Toes x 2
Fingers x 2
Nose x 1
Left leg x 1 (tibia and tibial plateau [crushed])
Right leg x 1 (femur)
Ribs x several bones x several times (doctor diagnosed “multiple” breaks one time — couldn’t give me a number)
Sternum x 2 (That’s the very worst! You wouldn’t believe all the body movement that’s connected to that point!)

You owe me a beer. 😆 Diane at RVtravel.com

Thomas Becher
11 months ago

Recall because a stove isn’t vented? Mine wasn’t in the last 3 rvs I owned and the new one I presently have nor is the free standing 30″ range in my kitchen what gives?

Pierre Woody
11 months ago
Reply to  Thomas Becher

I was thinking the same, I thought only the furnace, water heater and fridge were vented.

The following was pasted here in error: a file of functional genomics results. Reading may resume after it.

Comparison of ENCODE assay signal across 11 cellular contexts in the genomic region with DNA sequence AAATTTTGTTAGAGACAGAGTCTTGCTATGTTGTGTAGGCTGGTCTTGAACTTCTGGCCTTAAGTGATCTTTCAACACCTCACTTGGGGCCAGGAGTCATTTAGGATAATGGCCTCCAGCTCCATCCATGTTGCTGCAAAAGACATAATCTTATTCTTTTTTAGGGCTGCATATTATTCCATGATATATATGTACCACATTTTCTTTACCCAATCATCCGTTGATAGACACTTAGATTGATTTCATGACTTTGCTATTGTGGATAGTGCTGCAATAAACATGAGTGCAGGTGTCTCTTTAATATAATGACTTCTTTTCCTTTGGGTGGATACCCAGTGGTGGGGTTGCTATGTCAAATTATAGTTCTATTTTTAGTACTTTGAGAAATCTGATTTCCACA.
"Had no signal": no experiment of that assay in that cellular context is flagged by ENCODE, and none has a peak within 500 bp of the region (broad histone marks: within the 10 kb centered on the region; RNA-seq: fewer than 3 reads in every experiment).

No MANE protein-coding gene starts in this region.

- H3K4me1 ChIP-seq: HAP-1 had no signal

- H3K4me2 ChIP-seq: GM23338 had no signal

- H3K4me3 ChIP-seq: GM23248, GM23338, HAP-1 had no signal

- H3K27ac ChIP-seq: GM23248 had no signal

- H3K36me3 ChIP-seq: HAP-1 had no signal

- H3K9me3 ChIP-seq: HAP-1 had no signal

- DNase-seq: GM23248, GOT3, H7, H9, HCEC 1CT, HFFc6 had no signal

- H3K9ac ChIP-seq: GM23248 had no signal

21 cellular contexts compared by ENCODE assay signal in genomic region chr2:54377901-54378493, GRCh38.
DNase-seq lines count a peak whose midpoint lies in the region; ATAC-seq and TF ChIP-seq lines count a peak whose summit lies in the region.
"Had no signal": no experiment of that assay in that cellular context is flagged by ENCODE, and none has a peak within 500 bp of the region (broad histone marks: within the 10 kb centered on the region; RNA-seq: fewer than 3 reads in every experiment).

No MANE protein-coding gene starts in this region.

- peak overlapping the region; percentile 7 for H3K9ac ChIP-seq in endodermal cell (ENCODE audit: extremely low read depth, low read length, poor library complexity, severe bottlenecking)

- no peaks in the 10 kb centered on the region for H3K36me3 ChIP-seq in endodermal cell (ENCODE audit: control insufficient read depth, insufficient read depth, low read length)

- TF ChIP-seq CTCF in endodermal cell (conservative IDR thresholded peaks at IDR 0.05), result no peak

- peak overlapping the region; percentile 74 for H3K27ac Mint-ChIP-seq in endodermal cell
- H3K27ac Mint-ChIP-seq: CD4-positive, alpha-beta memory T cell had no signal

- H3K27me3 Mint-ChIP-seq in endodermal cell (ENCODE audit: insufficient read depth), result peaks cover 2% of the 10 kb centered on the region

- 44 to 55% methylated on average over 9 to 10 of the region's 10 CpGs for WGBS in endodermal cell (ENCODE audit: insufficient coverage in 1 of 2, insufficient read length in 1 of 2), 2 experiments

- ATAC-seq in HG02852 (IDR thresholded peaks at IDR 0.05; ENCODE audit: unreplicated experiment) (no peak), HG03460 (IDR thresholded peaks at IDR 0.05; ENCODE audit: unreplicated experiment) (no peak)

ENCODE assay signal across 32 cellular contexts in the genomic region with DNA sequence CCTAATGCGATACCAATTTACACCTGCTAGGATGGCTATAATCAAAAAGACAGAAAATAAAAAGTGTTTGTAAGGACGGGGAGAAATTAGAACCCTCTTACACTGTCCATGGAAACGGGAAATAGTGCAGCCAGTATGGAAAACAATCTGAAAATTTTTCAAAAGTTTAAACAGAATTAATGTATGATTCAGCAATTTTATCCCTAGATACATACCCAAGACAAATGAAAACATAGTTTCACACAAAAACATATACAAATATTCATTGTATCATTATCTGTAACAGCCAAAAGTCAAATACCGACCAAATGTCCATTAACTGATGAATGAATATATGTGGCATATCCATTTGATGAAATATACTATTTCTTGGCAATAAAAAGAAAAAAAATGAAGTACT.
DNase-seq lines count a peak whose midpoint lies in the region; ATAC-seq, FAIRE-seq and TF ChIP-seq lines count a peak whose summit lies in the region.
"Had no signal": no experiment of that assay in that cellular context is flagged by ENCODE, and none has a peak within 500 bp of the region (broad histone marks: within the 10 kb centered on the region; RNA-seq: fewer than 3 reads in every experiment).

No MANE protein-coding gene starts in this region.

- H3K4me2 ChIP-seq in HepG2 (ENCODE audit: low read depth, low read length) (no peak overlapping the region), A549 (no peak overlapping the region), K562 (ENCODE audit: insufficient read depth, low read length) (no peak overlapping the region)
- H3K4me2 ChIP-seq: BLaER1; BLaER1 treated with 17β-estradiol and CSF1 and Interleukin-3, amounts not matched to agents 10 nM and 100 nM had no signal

Marilyn M
11 months ago

Nothing can be done for the bones I’ve broken – tailbone (3 times) and baby toe (same side twice)

Alvin
11 months ago

LED lights! Maybe alright for taillights and repelling mosquitos but not for inside the RV for us. There’s lots of them out there as the article from Amazon attests, and our 2017 Forest River Sunseeker has them aplenty. I’d love to find a site that sells replacements for these awful glaring beacons. Anyone out there want to trade me their soft lights yellow glow lamps for these LED things that light up the rig like the space shuttle? I’m looking for replacements or covers to knock down the bright blue glare they give off, that give both the lady and I headaches.

Irv
11 months ago
Reply to  Alvin

If the LED bulbs are replaceable, change them to warm white ones.

The LEDs in our RV are way too bright and I’m trying to figure out how to add a dimmer.

Admin